When you say -13 F Outdoor:  can I get INDOOR Space to +78 F WITHOUT supplemental electric heating? If not – what?

Answer: Yes you can if designed to meet your space load condition by selecting the Real ODU to meet your load at that condition.

Does your control algorithm for the condenser unit utilize some predetermined ECM set fan speeds on the AHU, or would an infinitely variable AHU fan provide advantages?

Answer: The condenser algorithm operates independently of the IDU therefore the internal thermostat will vary the ECM fan speed and in turn will provide advantages as it relates to temp control and efficiency.

Will these systems change the typical square footage a given unit size will satisfy?

Answer: Example: I have a 3,200 sqft spray foamed home that is fully zoned, the customer is currently happy and comfortable, however the customer wants to add on an additional 600 sqft.

With the variability of these systems, would it be possible to replace the condenser with a real condenser and add an additional air handler for the added 600 sqft, in this scenario the 5 ton system would be operating in a 3,800 sqft  spray foamed home?

Answer: The impact would be minimal between a conventional outdoor unit and the Real’s performance in this instance. Please reach out to us at to verify the impact for you and confirm that for you.

What happens below the guaranteed ambient? does it trip off? or just decline in capacity?

Answer: Declines in capacity but continues to run. It would only trip out on head pressure once the outdoor conditions drop well below the rated -13F temp.

What size circuit breakers are needed?

Answer: Varies by ODU.

Are there mixed air options for when a DOAS would be larger than the OA requirements for the room?

Answer: Yes, we have the ability to adjusted the mixed air accordingly and size the VOSB in that manner.

How much is the heating capacity of the exterior units de-rated at an ambient temperature of -25 Deg Fahrenheit?

Answer: Testing was only done down to -13F.

How will humidity and comfort be controlled in a traditional, existing Furnace/Coil application with the real, since blower speed cannot be controlled?

Answer: Blower speed is controlled by the thermostat which in this instance would be a conventional thermostat.

What is the average efficiency or COP that we see in these units under normal cold climate operating conditions (say ~40 F)?

Answer: Small tonnage single phase heating performance is measured in HSPF. AHRI is the best source for this info however on average the HSPF2 is around 9.0. High of 9.5 and low of 8.8.

Are these condensing units designed for the future refrigerant usage? If not, should we expect these units to work with CO2?

Answer: They are designed for R410A and the A2L variant is in development and will be available prior to the A2L switchover in January 2025.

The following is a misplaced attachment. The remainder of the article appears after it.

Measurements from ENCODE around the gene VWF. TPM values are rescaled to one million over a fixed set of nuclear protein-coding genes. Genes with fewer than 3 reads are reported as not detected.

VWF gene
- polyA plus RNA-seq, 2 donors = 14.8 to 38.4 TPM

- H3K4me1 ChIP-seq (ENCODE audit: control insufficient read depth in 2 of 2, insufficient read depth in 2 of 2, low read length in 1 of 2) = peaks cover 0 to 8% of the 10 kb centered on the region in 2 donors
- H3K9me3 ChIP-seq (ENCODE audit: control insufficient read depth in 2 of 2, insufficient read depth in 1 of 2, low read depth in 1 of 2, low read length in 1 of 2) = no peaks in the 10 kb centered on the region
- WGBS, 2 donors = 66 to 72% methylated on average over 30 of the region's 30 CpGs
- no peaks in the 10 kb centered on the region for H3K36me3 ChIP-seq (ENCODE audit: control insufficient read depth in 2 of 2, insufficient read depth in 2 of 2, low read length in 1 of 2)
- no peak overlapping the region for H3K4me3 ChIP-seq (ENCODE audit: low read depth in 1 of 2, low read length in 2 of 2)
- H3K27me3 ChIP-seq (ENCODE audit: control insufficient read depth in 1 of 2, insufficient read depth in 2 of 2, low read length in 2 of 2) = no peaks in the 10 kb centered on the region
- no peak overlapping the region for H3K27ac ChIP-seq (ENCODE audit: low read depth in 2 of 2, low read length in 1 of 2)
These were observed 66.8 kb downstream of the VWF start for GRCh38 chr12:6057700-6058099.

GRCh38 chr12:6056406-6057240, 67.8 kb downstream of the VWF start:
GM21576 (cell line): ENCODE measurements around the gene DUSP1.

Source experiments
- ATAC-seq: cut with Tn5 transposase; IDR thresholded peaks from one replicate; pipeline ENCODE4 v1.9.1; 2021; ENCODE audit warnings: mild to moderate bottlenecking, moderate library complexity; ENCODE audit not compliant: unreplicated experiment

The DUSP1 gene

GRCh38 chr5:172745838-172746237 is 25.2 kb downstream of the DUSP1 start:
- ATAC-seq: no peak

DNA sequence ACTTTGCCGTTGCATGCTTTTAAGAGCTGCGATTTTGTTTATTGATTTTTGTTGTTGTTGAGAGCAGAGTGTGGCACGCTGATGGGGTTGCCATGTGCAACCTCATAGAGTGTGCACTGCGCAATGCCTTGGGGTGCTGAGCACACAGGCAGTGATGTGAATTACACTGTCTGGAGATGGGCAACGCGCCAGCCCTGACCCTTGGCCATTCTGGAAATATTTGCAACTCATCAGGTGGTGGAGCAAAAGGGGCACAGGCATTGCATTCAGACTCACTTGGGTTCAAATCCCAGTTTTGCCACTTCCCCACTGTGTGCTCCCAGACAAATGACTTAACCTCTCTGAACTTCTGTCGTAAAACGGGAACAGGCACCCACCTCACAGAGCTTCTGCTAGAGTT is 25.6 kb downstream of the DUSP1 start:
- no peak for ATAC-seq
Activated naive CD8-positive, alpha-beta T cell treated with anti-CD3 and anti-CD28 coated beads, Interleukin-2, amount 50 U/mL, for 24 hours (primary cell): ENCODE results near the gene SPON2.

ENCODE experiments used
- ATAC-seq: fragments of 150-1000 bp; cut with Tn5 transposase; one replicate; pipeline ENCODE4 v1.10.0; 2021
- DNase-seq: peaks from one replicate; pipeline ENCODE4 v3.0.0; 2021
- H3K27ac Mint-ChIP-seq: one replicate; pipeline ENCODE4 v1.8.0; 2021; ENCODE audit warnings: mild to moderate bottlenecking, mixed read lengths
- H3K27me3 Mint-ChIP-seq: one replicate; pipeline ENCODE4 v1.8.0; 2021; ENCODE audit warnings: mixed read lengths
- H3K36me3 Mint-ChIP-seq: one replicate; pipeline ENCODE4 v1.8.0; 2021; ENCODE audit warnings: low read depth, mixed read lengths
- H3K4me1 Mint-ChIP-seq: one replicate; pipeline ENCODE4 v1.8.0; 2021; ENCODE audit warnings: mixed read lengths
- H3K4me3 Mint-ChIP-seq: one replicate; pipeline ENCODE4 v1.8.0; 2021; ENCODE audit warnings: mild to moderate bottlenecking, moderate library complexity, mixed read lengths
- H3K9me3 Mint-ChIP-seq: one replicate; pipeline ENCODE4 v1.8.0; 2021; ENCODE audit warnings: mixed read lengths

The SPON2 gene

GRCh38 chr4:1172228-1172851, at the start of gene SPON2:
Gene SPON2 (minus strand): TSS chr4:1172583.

How does the installed cost of VRF compare to traditional equipment, and is there a gross budgetary estimating number, e.g. $ per ton?

Answer: Cost will depend on SEER of traditional system but as a rule of thumb the Real ODU’s are on par with 18SEER conventional HP’s.

How many low voltage wires will be required at the condenser in a retrofit application?

Answer: 4 wire. C, B/O, Y, W

What differentiates Lennox from its competitors with these type of applications?

Answer: The ability to utilize a traditional indoor unit with a variable speed side discharge VRF ODU is unique to Lennox. Furthermore that ability to direct connect any thermostat and use both one to one or multi zone applications is an industry first.

What is the metering device?

Answer: Standard R410A Thermal Expansion Valve TXV in the indoor unit. Additionally the ODU has a built in EXV.

For a historical building with steam radiators, is it feasible to remove the radiators and replace them with the floor-mount indoor units?

Answer: Yes, it is, additionally there are multiple options available for outdoor units.

Will the real provide a furnace heat enable signal for implementation with an existing split system furnace?

Answer: The control is done at the thermostat. The Lennox M30 and E30 thermostats both have dual fuel HP operation control sequences built in.

What is the maximum number of conventional style ducted air handlers can be connected to the larger capacity outdoor units within the REAL product offering? Are there limitations on higher capacity ducted indoor AHUs connection capabilities?

Answer: It is directly proportional to capacity. 5 ton using 1 ton air handlers can connect up to 5. Merely that the capacity connected matches the total capacity of the Real unit. That said capacity connect can be less than the ODU ie below 100% connected capacity ratio down to as low as 50% of the ODU capacity.

Is nay warranty to get replacement parts on the future, i got experience with another VRF manufacturers that don’t supply the parts after 10 years.

Answer: We strive to continue to supply parts for our products beyond the 10 year mark. We have had our VRF for 9 years and continue to stock abundant inventory of even the first generation sold.

Can you replace a traditional residential Air Conditioner with a split system? What would be some of the implications if any?

Answer: Yes, you can. The installing contractor will need to confirm breaker size, piping condition and ensure all other components are in working order. Beyond this there is no further implications.